Father-of-two Andrew Sharrock was diagnosed with idiopathic PAH after breathlessness worsened to blackouts. Medication is working well, and he knows that in many ways he has been lucky with his experiences – but he also believes his positive outlook has helped.

“At the start of last summer, I started getting out of breath going up the stairs to my flat, which is on the second floor. I used to do high intensity cardio at the gym a lot and I was super-fit before the first lockdown, but suddenly there I was struggling to get up my own stairs. I was getting tight-chested and light-headed, but I just put it down to lack of fitness because of the gyms closing. I never could have imagined what it actually was.

By the end of July, outdoor personal training was allowed, and I started sessions to build my fitness back up. I was in the middle of an intense workout with my trainer, when the tight chest and light head came back on and I felt dizzy and disorientated.

I had never felt anything like it. It was if someone had got a sledgehammer and clouted me around the head with it.

I leant on the garage door and the next thing I knew I was waking up on the floor. I went to my local A&E in Southport where I was kept in for 11 days while they monitored me and carried out various tests, which showed my heart was under a lot of pressure. I was told it was surrounded by fluid, so I needed to take some time off work and rest up for a few months. I was also given a referral for an MRI scan at a specialist cardiac hospital –  Broadgreen Cardiac Unit in Liverpool – which took a long time to come through.

By that point, I was starting to feel a bit better; I wasn’t so out of breath, and I thought I might be on the mend. But after the MRI and a detailed CT scan, I was told I had an enlarged heart on the right-hand side and my cardiologist then diagnosed heart failure.

I was in tears walking out of the hospital. I had kept myself so fit and well, how the hell had this happened to me?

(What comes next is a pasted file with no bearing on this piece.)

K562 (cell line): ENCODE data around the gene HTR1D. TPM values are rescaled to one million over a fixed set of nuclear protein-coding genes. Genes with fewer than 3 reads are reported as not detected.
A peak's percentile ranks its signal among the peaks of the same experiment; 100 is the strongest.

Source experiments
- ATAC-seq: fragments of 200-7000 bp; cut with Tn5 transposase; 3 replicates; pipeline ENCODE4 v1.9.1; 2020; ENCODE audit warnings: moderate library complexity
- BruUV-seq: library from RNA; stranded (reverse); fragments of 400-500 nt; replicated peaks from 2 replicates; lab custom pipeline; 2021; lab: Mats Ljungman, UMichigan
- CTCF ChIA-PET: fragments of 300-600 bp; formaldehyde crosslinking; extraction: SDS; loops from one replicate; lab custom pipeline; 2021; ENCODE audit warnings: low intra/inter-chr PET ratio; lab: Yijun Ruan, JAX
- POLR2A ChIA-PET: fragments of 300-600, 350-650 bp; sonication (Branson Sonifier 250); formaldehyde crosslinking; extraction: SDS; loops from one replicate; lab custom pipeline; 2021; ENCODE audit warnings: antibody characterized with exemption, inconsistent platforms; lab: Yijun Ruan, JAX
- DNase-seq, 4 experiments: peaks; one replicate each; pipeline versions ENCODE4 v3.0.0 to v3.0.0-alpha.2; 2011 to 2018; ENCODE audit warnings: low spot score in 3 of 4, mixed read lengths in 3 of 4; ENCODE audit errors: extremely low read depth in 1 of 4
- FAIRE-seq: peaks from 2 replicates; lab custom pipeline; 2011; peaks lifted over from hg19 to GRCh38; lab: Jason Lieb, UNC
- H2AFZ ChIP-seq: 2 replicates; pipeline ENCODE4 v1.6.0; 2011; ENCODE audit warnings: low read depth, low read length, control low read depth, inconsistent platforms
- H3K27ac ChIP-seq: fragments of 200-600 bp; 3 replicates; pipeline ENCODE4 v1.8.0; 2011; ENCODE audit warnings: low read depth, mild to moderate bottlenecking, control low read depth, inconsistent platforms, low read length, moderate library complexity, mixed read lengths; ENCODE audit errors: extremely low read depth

I was signed off work and given beta blockers, but I started getting worse. I was getting 100 yards down the road and feeling out of breath. I knew something wasn’t right.

A couple of weeks after the heart failure diagnosis, I blacked out again after climbing the stairs up to my flat. I was with my daughter so I rang her mother who took me back to A&E and this is when things started to turn around.

I had another ECG, and I was told it looked like there was pressure in my lungs, and I would need treating at a specialist centre in Sheffield.

I asked for more information about what was going on, so a consultant drew me a diagram and explained that he thought it might be pulmonary hypertension. I had never heard of it, but it was explained well to me and I was told that my case was one in a million. Lucky me, I thought.

I was transferred to the specialist centre and had a right heart catheter. The diagnosis was confirmed there and then, and I had a nitric oxide test at the same time. The pressures in my lungs dropped like a brick, so they knew what medication to put me on.

I was prescribed calcium channel blockers and sildenafil, and I was an in-patient for almost two weeks, which made a tremendous difference.

I was a different man coming out of the specialist centre to the one that went in. I noticed the difference as soon as I got home, when I walked up the stairs to my flat and didn’t feel the tight chest or breathlessness.

Most days since, I’ve been out walking, and I recently walked 23 miles in one day. I go along the sand dunes on the coast from Southport towards Formby, often with my camera.

I feel really positive for the future. I’m not going to take anything for granted or rest on my laurels, as I’m well aware things could get worse, but for the time being I feel that we’ve got good control of the condition.

The biggest low for me was the heart failure diagnosis. I was distraught. But I actually felt reassured when I was told I had PH, becasue it was the right diagnosis and I knew the specialist care was available. 

I know I’m lucky that the diagnosis came quite quickly. For that, I would like to dedicate special thanks to the team at the Sheffield Pulmonary Vascular Disease Unit, the cardiology ward and ward 9a at Southport Hospital and Broadgreen Cardiac Unit in Liverpool, as they have all been major players in my condition being diagnosed.

I am a positive person and I do think that’s helped me over the last few months. The fitness I had before my diagnosis has helped too, and I had a good diet – as good as possible whilst doing shift work at a crisp factory anyway!

Now, I embrace my condition like a friend. Wherever I go, it’s going to be with me, so I just accept it for what it is.”